What you need to know about the future of English and Welsh wine - Fruit & Vine

What you need to know about the future of English and Welsh wine

Emma Rice, one of the most respected UK winemakers, set up her own winemaking consultancy company earlier this year. Deputy editor Sarah Kidby caught up with Emma for some industry insights.

Photo of a wine glass being filled with white wine.

Q. What are the most common problems your clients face?

A: I think underestimating the time, patience and financial investment required is the most common problem, along with some naiveté around how easy it will be to sell their final product. The market is becoming increasingly crowded.

Q. What are some of the biggest challenges facing English and Welsh wine and how might these be overcome?

A: Climate change is a huge threat to wine production the world over and, although we may be seeing some advantage with the increase in temperature now, it will come round to bite us if we aren’t prepared to adapt.

Volatility in the weather, not just general warming, has already hit many vineyards with later spring frosts and wetter, milder summers. Drought in some areas such as Essex is something we didn’t think we’d have to cope with here in the UK, but it hit young vineyards in 2020 and 2022 quite hard. Irrigation may become necessary in some regions on some soils. Adapting winemaking styles and techniques is going to be crucial.

Q. Can climate change also present an opportunity for the UK, and should we be branching out into other varieties?

A: Pinot Noir, Chardonnay and Pinot Meunier, being the most widely planted varieties here, can produce different wine styles across a fairly wide range of temperatures. With vineyards and vines being such long-term projects, it is not easy to change variety, but it is perfectly possible to change the style of wine made from those varieties. I think we will see more still wines made from these varieties in the years it is too warm for sparkling.

Q. As the industry rapidly expands, could the market become over-saturated? And could there be a shortfall of wineries to cope with demand?

A: Market saturation is a threat that has been talked about for years but shows no sign of happening just yet. I think the biggest threat is the price of our wines being forced down as large volumes potentially flood the market. But there is a price floor that is dictated by the cost of production, so those brands that go low will not survive long. Hopefully quality will win out with the consumer in the long run. There are markets for English wines both still and sparkling but accessing those markets is not straightforward and the brands that don’t have an effective sales strategy will find it increasingly tough to access them – this may lead to significant volumes being ‘dumped’ on the market with the risk of downgrading the category.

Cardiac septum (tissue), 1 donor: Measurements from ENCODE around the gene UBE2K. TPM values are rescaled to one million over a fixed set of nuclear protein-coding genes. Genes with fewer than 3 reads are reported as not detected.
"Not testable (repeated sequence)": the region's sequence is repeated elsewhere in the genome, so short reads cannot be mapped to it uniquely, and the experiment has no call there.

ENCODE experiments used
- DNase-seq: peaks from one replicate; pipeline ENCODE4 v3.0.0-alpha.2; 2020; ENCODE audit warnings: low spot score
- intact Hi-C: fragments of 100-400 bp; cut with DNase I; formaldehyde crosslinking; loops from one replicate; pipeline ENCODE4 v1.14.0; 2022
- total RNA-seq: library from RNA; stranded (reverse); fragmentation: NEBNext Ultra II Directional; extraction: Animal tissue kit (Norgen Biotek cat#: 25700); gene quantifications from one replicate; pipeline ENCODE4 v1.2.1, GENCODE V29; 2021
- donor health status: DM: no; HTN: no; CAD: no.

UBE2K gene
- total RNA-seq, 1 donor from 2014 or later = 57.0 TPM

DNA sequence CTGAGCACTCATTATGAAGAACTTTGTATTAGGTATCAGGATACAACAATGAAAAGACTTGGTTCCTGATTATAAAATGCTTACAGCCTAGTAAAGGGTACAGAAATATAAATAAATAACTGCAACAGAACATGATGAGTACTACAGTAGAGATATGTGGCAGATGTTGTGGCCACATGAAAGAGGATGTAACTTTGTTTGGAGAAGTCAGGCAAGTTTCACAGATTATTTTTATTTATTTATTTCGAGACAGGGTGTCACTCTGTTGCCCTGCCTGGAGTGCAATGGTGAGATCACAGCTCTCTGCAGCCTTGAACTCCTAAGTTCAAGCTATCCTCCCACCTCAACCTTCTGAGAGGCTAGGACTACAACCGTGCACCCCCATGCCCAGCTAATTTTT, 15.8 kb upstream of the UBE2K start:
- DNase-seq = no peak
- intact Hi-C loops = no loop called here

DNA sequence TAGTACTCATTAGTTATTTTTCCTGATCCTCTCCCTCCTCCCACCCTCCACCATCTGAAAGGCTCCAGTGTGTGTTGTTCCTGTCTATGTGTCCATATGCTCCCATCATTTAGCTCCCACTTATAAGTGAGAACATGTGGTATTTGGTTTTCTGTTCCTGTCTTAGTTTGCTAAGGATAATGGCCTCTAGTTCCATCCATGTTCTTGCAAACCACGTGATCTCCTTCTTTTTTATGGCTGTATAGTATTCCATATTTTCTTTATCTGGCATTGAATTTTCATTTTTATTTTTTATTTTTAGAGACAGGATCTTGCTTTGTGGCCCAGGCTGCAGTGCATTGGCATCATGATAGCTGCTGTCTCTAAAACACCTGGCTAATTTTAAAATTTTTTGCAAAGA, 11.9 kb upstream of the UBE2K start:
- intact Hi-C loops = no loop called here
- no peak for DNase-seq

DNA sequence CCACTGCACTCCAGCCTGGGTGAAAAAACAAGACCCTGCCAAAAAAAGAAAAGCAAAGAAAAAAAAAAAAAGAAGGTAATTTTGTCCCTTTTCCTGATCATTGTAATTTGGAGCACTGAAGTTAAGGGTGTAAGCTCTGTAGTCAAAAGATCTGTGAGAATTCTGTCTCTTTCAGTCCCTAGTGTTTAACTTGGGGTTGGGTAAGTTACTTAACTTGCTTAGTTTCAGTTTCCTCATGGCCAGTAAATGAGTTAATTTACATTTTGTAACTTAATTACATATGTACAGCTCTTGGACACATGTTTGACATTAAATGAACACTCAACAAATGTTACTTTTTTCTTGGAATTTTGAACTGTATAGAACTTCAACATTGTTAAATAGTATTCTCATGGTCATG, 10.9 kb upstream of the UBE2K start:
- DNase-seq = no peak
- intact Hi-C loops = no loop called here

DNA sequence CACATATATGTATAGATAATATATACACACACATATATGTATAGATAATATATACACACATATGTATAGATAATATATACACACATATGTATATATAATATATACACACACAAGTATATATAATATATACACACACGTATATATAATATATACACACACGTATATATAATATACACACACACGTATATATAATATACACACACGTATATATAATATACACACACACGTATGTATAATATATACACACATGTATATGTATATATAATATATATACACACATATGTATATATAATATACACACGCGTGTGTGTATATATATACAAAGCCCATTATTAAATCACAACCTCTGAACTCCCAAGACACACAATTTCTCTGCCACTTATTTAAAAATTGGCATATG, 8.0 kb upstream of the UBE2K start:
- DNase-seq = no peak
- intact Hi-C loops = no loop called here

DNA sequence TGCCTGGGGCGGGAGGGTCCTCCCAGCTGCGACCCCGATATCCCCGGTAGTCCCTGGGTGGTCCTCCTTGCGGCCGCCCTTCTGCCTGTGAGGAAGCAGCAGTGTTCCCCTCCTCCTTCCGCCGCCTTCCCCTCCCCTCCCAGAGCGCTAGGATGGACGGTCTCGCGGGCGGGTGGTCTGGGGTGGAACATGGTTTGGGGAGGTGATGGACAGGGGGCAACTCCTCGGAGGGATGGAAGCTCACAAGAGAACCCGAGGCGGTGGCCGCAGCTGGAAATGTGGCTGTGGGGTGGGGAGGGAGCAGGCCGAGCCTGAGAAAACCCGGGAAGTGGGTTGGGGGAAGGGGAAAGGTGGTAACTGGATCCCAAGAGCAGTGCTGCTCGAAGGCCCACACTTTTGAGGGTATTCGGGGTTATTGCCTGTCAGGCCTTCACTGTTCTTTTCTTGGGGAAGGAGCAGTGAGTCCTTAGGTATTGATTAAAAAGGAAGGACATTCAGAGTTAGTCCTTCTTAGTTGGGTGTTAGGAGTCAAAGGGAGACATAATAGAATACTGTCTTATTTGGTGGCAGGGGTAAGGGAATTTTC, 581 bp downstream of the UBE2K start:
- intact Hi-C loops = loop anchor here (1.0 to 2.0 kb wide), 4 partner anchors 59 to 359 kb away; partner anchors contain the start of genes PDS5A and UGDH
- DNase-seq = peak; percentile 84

As for winery space, that is definitely a potential stumbling block. Particularly for the smaller vineyards – making small volumes of wine is difficult and very high maintenance; I think we will see a move away from contract wineries taking on numerous small clients as they try to streamline production, leaving the smaller vineyards with nowhere to go.

And if we get another 2018-sized harvest (as 2023 could well be, judging by the size of the crop out there right now) from the vineyards planted in the last five years there will be a lot of people struggling to find a home for their grapes. It may suppress the grape price inflation we’ve seen in recent years. The cost of production for sparkling wine is very high, with no return for years; some people will not survive a bumper harvest based on this.

Q. Do you see a future for piwi wines? And will consumers accept them as they are unfamiliar?

A: There has to be a move towards these as we face resistance to pesticides (human and plant) and an ever-shrinking number of chemicals that can be employed in the fight against mildews and rot.

The answer is not to put the variety on the label. Focus on brand. Champagne doesn’t label wine with the varieties, most rosé, still or sparkling, does not have variety on the label. Concentrate on your own brand rather than the varietal brand.

Q. What three key pieces of advice would you give to someone thinking of setting up their own winery?

A: Water, power, drainage/sewage. Get these three things right and everything else can be adapted as you go. It is very difficult to retrospectively upgrade these three key elements. Also, space – do not underestimate how much space you will need for the winery and storage.

Q. What do you hope or expect to see in the next 5–10 years of English and Welsh wine?

A: I hope it continues to grow and expand, quality to increase and more UK consumers buying English wine as a default rather than Champagne, prosecco or Pinot Grigio!

Photo of Emma Rice

About our expert

Emma Rice offers advice on winery design, equipment sourcing, sensory evaluation and troubleshooting, wine style strategy and general winemaking consultancy.

She was director and head winemaker at Hattingley Valley for 14 years while it grew to be one of the UK’s largest wineries. At the same time, she ran her wine analysis laboratory, Custom Crush UK Ltd.

Emma has won multiple awards for her own wines and those of her clients. One of the first graduates of Plumpton College, she is also the immediate past chair of WineGB’s Winemaking Working Group.

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